4. What concerns me is that the email mentions it will soon be "marked gluten free" and not that it is becoming gluten free. Would the FDA guidelines that are coming out allow the malt content of Rice Dream to be labeled gluten free? I was thinking some of the information I had read about the guidelines was that there would be a certain threshold to mark gluten free.
  5. From my understanding, having the celiac gene means you can (and probably will) develop celiac disease at some point in your life. Having the celiac gene and symptoms would absolutely mean celiac!
  6. Mi-del Cookies?

    My youngest is very sensitive and she eats these all the time. That's not to say that there couldn't be a risk of CC, but in 6 months and several bags of both the animal cookies and ginger snaps, she hasn't gotten sick.
  7. Trix Cereal -

    My 1-year-old is extremely sensitive and has been eating these just fine. We had to switch from her Enviorkidz cereal to a vitamin-enriched cereal because she was deficient in several things that are natural only in foods to which she is intolerant. It seems to be working-between her multi-vitamin and her fortified cereal her zinc-deficient lesions are gone, her energy levels are up and her anemia seems to be handled.
  8. They are having a sale right now-$10 off $49 or more (easy to do if you buy a couple bulk items). Use code MEAL1000 to get the discount and look for things that are sold direct from Amazon for free super saver shipping.
  9. I think it was valid in our case to go with a gluten challenge over blood tests. We allow our children to be involved in medical decisions when possible as it is her body and we try to respect that. The blood test is not reliable enough to force it on them when 1 child was already diagnosed. Good result on the diet was enough for me, and them. I didn't see a reason for additional testing when the children are so highly opposed to it.
  10. I, too, hesitate to give advice, but I will share our experience. We did the gluten challenge because my kids didn't want anyone to "take their blood out." We took them off gluten for 10 days the first time. It didn't take an entire day to see the reactions after reintroducing gluten. Two weeks later, we tried it again in case it was a coincidence as my DD so desperately hoped. We had planned to wait a month after that and try again, but their reactions were so bad that DD begged us to skip the 3rd test. Since were were only doing the experiments for "proof" so the girls wouldn't cheat, that was good enough for us. However, we had an accidental glutening about a month later and both kids had a severe reaction again. They have now been completely gluten free for 4 months and are doing incredibly well!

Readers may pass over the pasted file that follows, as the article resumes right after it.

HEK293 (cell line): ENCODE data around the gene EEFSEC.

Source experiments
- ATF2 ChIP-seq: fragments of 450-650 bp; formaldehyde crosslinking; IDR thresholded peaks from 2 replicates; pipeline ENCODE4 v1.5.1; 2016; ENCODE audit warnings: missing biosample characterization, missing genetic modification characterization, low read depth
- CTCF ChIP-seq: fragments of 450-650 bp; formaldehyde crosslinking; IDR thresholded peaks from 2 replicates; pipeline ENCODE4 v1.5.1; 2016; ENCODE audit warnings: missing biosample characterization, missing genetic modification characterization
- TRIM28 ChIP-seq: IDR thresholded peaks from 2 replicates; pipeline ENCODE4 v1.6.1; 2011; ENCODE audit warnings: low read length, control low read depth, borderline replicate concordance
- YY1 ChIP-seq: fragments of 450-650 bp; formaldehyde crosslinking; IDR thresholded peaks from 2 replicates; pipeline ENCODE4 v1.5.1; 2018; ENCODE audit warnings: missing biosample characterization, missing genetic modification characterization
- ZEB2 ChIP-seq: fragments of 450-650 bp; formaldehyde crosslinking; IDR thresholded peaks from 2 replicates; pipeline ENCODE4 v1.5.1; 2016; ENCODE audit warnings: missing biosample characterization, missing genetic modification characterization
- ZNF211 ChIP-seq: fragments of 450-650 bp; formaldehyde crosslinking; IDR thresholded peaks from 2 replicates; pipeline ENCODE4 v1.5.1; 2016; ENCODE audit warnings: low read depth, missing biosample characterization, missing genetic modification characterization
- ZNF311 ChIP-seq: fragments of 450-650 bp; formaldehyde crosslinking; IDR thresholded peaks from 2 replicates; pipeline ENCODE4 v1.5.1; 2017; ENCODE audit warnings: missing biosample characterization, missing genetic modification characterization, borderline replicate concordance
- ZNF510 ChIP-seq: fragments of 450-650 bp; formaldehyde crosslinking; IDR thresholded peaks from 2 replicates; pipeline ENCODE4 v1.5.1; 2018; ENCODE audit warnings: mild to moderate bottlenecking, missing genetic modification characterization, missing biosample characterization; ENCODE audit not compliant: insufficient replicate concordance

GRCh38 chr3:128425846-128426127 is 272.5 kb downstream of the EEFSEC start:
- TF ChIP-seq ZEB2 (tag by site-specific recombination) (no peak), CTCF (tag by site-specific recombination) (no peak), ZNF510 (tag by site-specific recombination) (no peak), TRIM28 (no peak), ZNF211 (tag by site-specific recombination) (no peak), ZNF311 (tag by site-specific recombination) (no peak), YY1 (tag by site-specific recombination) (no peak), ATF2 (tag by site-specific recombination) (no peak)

11. I believe that is the nature of the bag they come in. We have had good luck transferring them to ziploc baggies. Of course, my kids will do anything for a ziploc baggies. They have a strange obsession.
  12. I can't keep my non-gluten free hubby out of the bag! I had wondered about using these for banana pudding. I think I'll have to try it out for myself.
  13. Oh, I know, but it's just not the same!
  14. I found White Nacho Doritos the other day and was thrilled to see they are gluten free. They taste almost exactly like the original gluten-filled variety. Unfortunately, it is a promotional item. They are pitting them against BBQ Cheddar Doritos and only one will go into the full line at the end of the promo. Please, please vote for the nacho Doritos! I am so excited to have an old "friend" back and will be incredibly sad to lose them again. You can vote at once each day!
  15. I'm not sure how much more proof your husband would need. You just got a positive diagnosis from a medical doctor. Does it matter if it came from the allergist, the GI or a pediatrician? We got our diagnosis from DD's allergy/immunology specialist based on negative skin prick results and positive dietary response. It came from a doctor so that was all the "real" proof I needed to tell my family she was strictly gluten free.